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#116 Jan 03 2013 at 8:05 PM Rating: Excellent
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Gbaji wrote:
If someone walked up to you on the street and gave you a sob story about how he hadn't eaten in 2 days and was super hungry, and asked you for money to buy some food, and then 5 minutes after you give some to him, you see him walking out of the store with some beer (or soda) but no food, you'd be pretty ****** off, right?


No I wouldn't. I am not stupid enough to think that when I give some random stranger some cash that he/she will spend it on what they say they will. Spoiler alert, everyone lies.

What I find more disturbing than your view on the subject matter is your simplistic view on the subject at hand. Let's say a mother and daughter don't have enough income to pay for everything they need so they apply for government assistance and are approved for food stamps (or whatever the more modern nomenclature for it is). The mother then uses said food stamps for basic food items they need and then uses a bit of the money she earned from a job and was allocating towards food for a couple luxury items, soft drinks being one of them. What then?

The subject at hand is a very complicated one and there is no way to make everyone happy on the subject. To think of it so narrowly, which you have done time and time again, is delusional at best and pathetic at worst. Don't even get me started on how nice you had it compared to me when I was a kid, your sob story is a **** poor attempt at making yourself seem like you had it rough.
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#117 Jan 03 2013 at 8:12 PM Rating: Good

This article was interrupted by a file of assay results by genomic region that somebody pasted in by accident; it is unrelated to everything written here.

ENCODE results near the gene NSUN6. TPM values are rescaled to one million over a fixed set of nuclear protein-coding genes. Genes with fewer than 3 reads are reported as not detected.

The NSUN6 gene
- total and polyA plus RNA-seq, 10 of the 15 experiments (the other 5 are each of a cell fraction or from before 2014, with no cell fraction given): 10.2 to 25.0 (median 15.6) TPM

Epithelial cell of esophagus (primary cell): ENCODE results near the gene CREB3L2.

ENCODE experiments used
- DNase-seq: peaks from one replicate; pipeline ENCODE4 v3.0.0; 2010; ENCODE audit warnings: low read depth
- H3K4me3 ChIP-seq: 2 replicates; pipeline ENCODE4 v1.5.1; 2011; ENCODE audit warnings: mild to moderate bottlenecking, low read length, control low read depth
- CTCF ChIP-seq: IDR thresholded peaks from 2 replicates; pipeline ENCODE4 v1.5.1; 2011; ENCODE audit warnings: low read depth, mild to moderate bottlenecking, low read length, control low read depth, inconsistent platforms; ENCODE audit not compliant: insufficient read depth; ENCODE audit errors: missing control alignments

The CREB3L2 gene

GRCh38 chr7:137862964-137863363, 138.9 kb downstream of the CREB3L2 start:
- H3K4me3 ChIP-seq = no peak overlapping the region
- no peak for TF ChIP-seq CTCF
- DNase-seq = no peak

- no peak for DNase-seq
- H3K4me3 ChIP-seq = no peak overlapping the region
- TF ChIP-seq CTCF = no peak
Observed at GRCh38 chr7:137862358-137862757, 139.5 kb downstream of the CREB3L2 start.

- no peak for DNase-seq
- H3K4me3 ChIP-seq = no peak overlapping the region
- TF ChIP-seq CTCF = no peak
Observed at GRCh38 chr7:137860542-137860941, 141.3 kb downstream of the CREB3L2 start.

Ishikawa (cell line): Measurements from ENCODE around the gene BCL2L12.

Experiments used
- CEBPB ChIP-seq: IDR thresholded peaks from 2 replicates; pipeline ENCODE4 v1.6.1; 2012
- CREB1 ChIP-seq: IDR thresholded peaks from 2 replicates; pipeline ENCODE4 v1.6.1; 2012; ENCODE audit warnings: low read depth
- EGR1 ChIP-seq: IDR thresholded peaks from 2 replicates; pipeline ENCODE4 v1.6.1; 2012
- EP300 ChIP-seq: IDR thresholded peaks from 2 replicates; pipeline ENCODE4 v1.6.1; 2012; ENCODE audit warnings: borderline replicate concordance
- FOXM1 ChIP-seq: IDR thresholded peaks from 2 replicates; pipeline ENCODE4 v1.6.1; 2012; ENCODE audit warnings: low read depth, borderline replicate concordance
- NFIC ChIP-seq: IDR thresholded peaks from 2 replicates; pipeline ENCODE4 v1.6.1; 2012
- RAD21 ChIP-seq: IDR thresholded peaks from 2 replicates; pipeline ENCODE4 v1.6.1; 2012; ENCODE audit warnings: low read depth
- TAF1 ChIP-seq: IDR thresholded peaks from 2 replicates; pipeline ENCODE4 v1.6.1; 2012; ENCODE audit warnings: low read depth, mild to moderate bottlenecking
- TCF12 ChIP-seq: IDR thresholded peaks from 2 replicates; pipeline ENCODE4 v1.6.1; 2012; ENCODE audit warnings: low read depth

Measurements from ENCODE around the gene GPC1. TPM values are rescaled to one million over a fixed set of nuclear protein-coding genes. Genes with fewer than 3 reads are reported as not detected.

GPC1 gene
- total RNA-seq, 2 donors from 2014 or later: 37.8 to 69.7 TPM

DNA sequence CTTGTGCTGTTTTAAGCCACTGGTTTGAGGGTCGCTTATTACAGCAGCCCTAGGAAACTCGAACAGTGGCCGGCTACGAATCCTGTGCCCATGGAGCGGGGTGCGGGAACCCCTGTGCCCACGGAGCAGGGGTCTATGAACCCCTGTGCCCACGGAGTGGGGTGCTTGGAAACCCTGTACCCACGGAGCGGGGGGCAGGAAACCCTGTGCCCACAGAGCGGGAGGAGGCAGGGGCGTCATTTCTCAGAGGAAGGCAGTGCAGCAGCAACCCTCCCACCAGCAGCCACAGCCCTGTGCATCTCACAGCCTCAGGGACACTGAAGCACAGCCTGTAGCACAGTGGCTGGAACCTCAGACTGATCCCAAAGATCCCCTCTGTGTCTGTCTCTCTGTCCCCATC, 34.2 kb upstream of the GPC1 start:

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Smasharoo wrote:

No more or less so than "drink soda so you're not hungry". Difference is water is cheaper


Well...that...and also the actual caloric content of soda that provides energy to the body and eases hunger. That silly thing where you could drink soda and live unhealthily for years as opposed to drinking water and being dead in weeks..


A 20 ounce bottle of Pepsi has just about the same amount of calories as a simple sandwich made with two slices of bread, cheese, slice of meat, and maybe a condiment or two. But hey, it doesn't make you "feel" any less hungry right?
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#118 Jan 03 2013 at 8:25 PM Rating: Decent
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Smasharoo wrote:

No more or less so than "drink soda so you're not hungry". Difference is water is cheaper


Well...that...and also the actual caloric content of soda that provides energy to the body and eases hunger. That silly thing where you could drink soda and live unhealthily for years as opposed to drinking water and being dead in weeks..


Um... No. Our bodies require more than calories to survive. You'd have more energy from the calories, but the (nearly) complete absence of proteins, vitamins, minerals, carbs, etc would make you quite a bit more than "unhealthy" in a relatively short period of time. For the same amount of money, you'd be vastly better off eating the aforementioned sandwich and a glass of water than a soda. We're not really debating this, right?

Edited, Jan 3rd 2013 6:50pm by gbaji
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#119 Jan 03 2013 at 8:49 PM Rating: Default
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Criminy wrote:
Gbaji wrote:
If someone walked up to you on the street and gave you a sob story about how he hadn't eaten in 2 days and was super hungry, and asked you for money to buy some food, and then 5 minutes after you give some to him, you see him walking out of the store with some beer (or soda) but no food, you'd be pretty ****** off, right? You'd feel stupid for falling for such a thing and resolve to not make the same mistake again.